These are incredibly simple to use. It’s as easy as selecting the corresponding aspect ratio and adjusting the viewfinder to the necessary focal length in telescope fashion.

And, to be honest, there’s not a lot more to say about them. This piece of kit realistically does one thing—mimics the focal and aspect ratio of a given sensor and lens.

For example, the listed specifications for the Alan Gordon Pocket Mini Viewfinder are:

The Pocket Mini Director’s Viewfinder is a proven, versatile accessory for directors, cinematographers, production designers, set builders, and location scouts in the film and television industry. Used as recommended, this instrument will improve creativity and flexibility in defining choices of lenses, angles, and coverage in the studio or on location.

The Pocket Mini Director’s Viewfinder features various aspect ratios for you to choose from. Various lens focal lengths are marked along the barrel of the Director’s Viewfinder, providing you with rapid selection of lens focal lengths. 

Screenshot of the Pocket Mini Director's Viewfinder
The Pocket Viewfinder is an inexpensive variant from Alan Gordon. Image via Alan Gordon.

It does exactly what it says on the can. 

However, while these devices are compact, helpful, and easy to use, they have a crucial setback. Like the camera app, it’s not going to show you the core characteristics of the lens. You won’t be able to get an eye of the depth of field or possibly lens distortion if you’re using a vintage lens with particular individualities.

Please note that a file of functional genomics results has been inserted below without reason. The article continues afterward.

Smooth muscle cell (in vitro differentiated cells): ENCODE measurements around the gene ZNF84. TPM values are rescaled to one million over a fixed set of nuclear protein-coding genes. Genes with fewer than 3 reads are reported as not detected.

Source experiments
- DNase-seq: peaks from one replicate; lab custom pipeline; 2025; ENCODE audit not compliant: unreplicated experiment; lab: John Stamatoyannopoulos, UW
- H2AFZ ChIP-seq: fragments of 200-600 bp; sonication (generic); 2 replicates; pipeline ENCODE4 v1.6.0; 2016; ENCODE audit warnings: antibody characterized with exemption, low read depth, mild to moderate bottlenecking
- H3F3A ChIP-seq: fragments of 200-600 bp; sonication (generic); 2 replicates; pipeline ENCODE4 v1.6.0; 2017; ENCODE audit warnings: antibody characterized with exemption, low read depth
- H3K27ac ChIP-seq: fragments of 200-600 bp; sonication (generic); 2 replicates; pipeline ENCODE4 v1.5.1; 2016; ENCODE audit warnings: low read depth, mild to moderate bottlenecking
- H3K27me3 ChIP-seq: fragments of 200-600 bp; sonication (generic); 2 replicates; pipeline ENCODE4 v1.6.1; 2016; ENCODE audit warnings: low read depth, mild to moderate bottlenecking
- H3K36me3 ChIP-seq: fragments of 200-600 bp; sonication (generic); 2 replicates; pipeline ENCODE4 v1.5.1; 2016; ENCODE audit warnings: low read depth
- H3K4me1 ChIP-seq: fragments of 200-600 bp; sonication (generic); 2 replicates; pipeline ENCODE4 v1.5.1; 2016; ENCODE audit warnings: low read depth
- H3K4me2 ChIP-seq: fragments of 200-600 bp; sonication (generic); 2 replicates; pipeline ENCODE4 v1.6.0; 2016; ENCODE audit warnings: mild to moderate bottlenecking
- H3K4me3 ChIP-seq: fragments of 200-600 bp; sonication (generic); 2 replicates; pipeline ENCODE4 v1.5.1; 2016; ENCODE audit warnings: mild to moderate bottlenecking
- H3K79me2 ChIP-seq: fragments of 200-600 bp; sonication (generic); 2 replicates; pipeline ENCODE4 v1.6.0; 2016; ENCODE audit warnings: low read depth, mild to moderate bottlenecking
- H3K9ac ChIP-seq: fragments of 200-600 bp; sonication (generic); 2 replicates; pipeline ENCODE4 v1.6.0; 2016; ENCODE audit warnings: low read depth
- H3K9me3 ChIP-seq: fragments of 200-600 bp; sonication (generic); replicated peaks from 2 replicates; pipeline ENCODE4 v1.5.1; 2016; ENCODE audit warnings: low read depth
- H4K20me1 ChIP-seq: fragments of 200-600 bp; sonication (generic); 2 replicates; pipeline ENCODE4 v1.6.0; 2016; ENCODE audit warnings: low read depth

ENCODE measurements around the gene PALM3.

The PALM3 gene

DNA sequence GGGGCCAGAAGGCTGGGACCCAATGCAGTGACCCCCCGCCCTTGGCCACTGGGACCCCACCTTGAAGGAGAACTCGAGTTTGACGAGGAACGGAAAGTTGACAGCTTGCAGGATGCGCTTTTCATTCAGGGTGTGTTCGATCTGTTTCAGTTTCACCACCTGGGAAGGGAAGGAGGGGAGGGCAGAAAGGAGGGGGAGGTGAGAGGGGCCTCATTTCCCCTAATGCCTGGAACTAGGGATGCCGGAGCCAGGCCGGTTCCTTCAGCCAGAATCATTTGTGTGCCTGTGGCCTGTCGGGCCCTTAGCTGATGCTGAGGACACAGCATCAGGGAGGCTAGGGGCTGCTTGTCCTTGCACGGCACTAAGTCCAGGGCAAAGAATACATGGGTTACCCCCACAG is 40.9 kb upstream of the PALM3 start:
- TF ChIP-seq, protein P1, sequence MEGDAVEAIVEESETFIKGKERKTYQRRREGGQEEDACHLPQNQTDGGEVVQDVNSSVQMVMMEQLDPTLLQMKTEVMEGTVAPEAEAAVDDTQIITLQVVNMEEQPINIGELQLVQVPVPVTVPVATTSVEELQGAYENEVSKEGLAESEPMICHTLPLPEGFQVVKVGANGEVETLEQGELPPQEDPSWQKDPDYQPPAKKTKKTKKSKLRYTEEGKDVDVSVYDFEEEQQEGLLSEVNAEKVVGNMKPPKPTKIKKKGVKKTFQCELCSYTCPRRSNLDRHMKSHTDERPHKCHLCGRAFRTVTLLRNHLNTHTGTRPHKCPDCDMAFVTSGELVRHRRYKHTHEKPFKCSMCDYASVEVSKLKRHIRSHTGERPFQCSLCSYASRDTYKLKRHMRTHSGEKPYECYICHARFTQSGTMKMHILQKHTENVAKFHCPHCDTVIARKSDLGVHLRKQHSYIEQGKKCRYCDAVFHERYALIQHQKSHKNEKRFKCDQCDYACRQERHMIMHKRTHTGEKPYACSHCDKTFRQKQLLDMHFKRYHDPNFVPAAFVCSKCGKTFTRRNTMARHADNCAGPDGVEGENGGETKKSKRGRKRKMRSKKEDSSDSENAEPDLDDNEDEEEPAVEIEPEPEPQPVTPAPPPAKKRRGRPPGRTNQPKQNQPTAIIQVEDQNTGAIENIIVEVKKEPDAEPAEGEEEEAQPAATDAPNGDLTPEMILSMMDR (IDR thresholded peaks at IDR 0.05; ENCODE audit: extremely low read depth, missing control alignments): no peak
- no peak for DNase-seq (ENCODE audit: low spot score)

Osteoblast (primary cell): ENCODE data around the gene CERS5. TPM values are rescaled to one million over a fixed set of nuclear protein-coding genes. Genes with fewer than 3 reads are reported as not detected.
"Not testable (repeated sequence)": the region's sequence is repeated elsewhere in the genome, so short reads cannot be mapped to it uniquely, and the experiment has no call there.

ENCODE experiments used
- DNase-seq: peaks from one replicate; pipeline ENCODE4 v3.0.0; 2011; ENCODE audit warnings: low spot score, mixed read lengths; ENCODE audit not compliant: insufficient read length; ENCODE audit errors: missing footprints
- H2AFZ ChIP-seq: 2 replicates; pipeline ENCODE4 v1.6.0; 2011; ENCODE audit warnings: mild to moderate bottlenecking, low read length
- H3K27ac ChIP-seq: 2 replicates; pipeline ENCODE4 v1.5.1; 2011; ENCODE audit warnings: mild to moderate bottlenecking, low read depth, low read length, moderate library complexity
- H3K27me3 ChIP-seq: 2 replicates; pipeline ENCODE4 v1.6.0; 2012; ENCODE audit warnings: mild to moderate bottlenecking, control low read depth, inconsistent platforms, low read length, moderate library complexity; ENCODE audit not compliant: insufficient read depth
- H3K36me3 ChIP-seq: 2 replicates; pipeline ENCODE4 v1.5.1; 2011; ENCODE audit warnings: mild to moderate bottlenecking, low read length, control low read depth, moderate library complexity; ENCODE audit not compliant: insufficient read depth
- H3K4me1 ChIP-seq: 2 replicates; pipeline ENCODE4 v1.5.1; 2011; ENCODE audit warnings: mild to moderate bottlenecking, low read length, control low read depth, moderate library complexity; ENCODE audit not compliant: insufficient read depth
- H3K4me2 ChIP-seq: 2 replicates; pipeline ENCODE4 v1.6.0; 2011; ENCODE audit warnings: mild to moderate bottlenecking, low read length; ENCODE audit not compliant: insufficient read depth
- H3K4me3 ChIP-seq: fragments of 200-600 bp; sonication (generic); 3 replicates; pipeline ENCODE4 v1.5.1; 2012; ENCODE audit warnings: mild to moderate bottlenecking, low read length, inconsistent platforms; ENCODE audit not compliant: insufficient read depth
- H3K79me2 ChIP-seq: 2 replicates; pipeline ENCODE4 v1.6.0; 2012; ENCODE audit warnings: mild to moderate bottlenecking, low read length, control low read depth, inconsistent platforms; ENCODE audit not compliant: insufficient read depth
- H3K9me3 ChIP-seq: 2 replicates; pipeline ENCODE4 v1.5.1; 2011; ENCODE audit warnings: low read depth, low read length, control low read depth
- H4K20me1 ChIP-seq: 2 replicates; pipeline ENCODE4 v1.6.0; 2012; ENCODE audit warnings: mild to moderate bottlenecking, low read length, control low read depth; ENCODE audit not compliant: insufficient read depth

If you have the budget, you may prefer opting for a viewfinder like this.

Lens Viewfinder/Lens Finder

If you browse behind-the-scenes photos, this viewfinder is traditionally the viewfinder you’ll see glued to the director’s hands.

Chris Nolan on set with a viewfinder in his hand
Christopher Nolan on the set of IMAX. Image via Warner Bros.

Unlike the inexpensive telescope viewfinder variant that mimics focal lengths and aspect ratios, these tools show what your composition will look like at 1:1 accuracy. This is because you can attach (depending on the model) the lens you’ll be using on your primary camera onto the viewfinder.

And, with a mirror, prism, and a ground glass screen, and the ability to correctly change the T-stops with a viewable depth of field, you’re seeing an image that looks exactly as it would from a cine camera.

Screenshot of the OIC35 Director's Viewfinder on a white background
The OIC35 Director’s Viewfinder. Image via Denz.

However, with this technicality, it does come at a steep price. A budget version of these tools starts at $3,000 and goes onward to $10,000+. And, this is just for a singular viewfinder for a particular lens group.

If you’re using two different cameras for your A-cam and B-cam—and, as such, have two other mounts—you will also need two viewfinders = pricey.

Although, if you’re using one of these tools, you likely have the budget to do so, and also wouldn’t be reading this article.

Get back to work!

Ultimately, with ultra-portable cine cameras and mirrorless systems, along with everyone owning a smartphone—unless you’re a full-time working director—there’s not an inherent need to go out and splash money on a viewfinder with the cheaper alternatives available.

Cover image via Alan Gordon.